Running a nonprofit is a tall order. The missions that these organizations tackle— helping vulnerable families, advancing health care, and protecting the environment, just to name a few—are incredibly challenging. And in parallel with their program work, nonprofit leaders must also build the financial and organizational infrastructure to sustain those programs.

A common pattern has emerged in our relationships with endowments and foundations over the years. Our work typically begins with a tight focus on the organization’s investment portfolio. But more often than not, we become involved in a much broader palette of issues that affect the organization’s long-term success. When we are able to offer sound strategic advice on topics beyond investing—balance sheet management, donor engagement strategy, mission-related investing, leadership development, succession planning and many other issues—it can be as impactful for our clients as the work we do managing their investment assets.

In these three case studies, we hope to highlight the broad range of strategic issues that our clients encounter as they pursue their missions over the long term. Our primary job is to deliver robust investment performance to clients, but our relationships with them go far beyond investing.





Recently, a new client—a small private college—asked us for broader financial guidance as it considered a set of short-term and long-term objectives. As is often the case, its strategic and investment choices are intertwined, because the college needs to allocate its precious capital across several competing options.

The college is fairly liquid and self-sustaining—its budget of approximately $35 million is nearly 90% funded each year by tuition, and it has roughly a year of cash on hand at any given time. It is seeking to expand, specifically with regard to housing and athletic facilities, to keep up with a desired growth in enrollment. It will need additional resources to carry out its plan; it recently took on $25 million in debt, and it is about to embark on a capital campaign with a goal of raising $40 million.

The question posed to our team was one of balancing priorities: How can the college best use its resources to pay off debt, seed an unrestricted endowment, maintain a cash reserve and expand its facilities?


This question required us to review a broader set of information and to marshal resources from across the firm to analyze that information.

  • We brought in a colleague who provides specialized municipal finance advice to a number of our clients, to help us drill down on the college’s debt structure. In addition to looking at rates and term length, we looked at covenants, liquidity requirements and other factors; our primary goal was to understand whether better terms might be achievable through refinancing.
  • We did a close review of the college’s strategic plan and its capital campaign plan, to better understand goals and associated costs, and to assess the likelihood of the college achieving its fundraising targets. Our senior team members have meaningful experience as executives or board members of nonprofits themselves, and were able to leverage their experiences in this due diligence exercise.

With this additional information, we were better equipped to help the college review potential scenarios going forward. We have a proprietary analytical model that merges investment and operational assumptions, and we use it to help clients see how asset allocation, spending and other decisions might impact their future plans. In this case, we reviewed several “what if” scenarios with the college’s trustees and senior staff to understand different combinations of fundraising, debt reduction and savings/investment and capital expenditures.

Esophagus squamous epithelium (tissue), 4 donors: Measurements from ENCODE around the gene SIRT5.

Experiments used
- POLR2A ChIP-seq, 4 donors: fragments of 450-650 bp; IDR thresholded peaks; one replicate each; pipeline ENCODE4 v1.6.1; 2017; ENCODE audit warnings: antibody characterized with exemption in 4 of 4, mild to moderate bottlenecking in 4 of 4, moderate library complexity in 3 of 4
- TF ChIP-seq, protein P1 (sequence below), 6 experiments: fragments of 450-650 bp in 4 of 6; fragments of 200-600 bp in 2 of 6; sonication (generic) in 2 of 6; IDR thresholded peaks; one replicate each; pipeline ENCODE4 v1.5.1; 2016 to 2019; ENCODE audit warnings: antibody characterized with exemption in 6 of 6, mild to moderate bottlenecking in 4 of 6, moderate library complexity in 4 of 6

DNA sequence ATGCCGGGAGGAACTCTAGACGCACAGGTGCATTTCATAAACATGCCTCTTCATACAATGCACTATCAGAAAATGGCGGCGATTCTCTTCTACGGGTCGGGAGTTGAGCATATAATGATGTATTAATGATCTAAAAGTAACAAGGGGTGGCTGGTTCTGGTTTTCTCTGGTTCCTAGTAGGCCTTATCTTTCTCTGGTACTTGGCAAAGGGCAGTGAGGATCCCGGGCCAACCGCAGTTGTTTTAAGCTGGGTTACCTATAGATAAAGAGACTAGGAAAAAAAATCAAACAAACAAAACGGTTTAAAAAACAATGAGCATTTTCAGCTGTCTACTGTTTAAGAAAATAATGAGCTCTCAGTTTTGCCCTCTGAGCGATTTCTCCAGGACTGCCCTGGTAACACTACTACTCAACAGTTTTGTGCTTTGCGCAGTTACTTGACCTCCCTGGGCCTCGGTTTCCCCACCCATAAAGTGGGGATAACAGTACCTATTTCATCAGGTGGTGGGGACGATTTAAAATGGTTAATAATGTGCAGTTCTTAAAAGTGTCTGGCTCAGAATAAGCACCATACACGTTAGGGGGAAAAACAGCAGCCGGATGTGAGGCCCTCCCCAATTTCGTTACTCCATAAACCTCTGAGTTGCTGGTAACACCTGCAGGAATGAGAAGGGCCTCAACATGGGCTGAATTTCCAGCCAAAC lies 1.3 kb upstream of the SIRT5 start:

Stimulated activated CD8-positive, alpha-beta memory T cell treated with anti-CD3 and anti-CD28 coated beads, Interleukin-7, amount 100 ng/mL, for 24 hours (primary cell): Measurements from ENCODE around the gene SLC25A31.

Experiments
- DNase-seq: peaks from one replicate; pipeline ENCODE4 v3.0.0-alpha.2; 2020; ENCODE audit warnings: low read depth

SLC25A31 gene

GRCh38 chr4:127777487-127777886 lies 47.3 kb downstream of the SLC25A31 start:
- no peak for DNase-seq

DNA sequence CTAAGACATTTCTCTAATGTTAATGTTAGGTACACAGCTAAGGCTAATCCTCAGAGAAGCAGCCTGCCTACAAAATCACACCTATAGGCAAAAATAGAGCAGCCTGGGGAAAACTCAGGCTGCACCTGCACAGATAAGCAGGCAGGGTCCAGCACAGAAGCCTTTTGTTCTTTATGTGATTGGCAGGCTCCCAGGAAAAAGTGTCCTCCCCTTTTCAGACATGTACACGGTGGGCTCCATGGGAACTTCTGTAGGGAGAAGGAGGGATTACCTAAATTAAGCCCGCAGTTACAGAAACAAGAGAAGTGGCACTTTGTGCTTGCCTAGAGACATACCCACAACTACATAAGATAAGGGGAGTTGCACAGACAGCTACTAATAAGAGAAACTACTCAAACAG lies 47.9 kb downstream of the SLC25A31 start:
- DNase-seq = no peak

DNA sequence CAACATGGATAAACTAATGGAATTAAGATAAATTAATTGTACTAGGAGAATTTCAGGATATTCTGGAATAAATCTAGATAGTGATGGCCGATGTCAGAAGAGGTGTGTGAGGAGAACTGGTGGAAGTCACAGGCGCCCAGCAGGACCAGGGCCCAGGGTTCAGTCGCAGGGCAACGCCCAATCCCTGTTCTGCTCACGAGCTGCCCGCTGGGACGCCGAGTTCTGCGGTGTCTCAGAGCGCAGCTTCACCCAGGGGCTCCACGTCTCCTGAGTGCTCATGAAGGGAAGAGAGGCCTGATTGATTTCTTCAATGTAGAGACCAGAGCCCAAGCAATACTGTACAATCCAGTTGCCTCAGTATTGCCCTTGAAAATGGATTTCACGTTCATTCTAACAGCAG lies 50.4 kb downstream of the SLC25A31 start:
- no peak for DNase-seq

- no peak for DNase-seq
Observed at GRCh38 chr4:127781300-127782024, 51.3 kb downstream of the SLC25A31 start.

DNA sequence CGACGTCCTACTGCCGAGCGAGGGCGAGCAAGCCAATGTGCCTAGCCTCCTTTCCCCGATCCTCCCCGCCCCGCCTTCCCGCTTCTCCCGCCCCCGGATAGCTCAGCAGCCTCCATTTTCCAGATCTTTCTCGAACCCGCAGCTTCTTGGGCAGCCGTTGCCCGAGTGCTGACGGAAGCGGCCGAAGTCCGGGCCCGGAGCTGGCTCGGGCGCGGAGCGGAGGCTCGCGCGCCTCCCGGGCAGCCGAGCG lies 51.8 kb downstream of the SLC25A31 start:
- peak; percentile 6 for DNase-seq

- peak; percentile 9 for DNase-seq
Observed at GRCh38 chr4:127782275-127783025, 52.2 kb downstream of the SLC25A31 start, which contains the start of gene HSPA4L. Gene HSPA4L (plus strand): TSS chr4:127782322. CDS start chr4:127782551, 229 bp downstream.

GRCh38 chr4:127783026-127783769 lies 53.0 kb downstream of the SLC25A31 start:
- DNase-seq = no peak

Guided by our team’s analysis, the college is pursuing a strategy in which it will largely maintain its debt balances and use its available capital to support expansion and further seed its endowment. This strategy is supported by the favorable terms of its existing debt, and growing confidence in its development team’s approach to the capital campaign.

There is never a “right” answer in complex situations like this—financial decision making for nonprofits is as much art as it is science, and is influenced heavily by the circumstances of the organization, the preferences of key stakeholders and the wider set of risks the institution may face.





Our client is a national organization that advocates for and supports those who suffer from a specific medical condition. The central organization is primarily a coordinating arm for a network of hundreds of state and local chapters. While these chapters are staffed by talented and energetic leaders, few of them have the resources or expertise to conduct sophisticated fundraising. The organization wants to enable and support them in their fundraising efforts, with a particular emphasis on helping them roll out planned-giving programs.

The question posed to our team: What could we do to help the client enable and support its chapters in their fundraising efforts, with a particular emphasis on helping them roll out planned-giving programs?


In this situation, we are providing guidance that could be scaled across our client’s many small chapters. This is taking several forms:

Active educational role at the client’s annual conference: This has proven to be an ideal opportunity to reach the client’s entire chapter network. We are able to connect one-on-one and in small groups with many of the larger chapters to share high-level thinking about donor development. At the most recent conference, we helped to host a roundtable breakfast focusing on planned giving, to help chapters begin the long process of building this fundraising channel.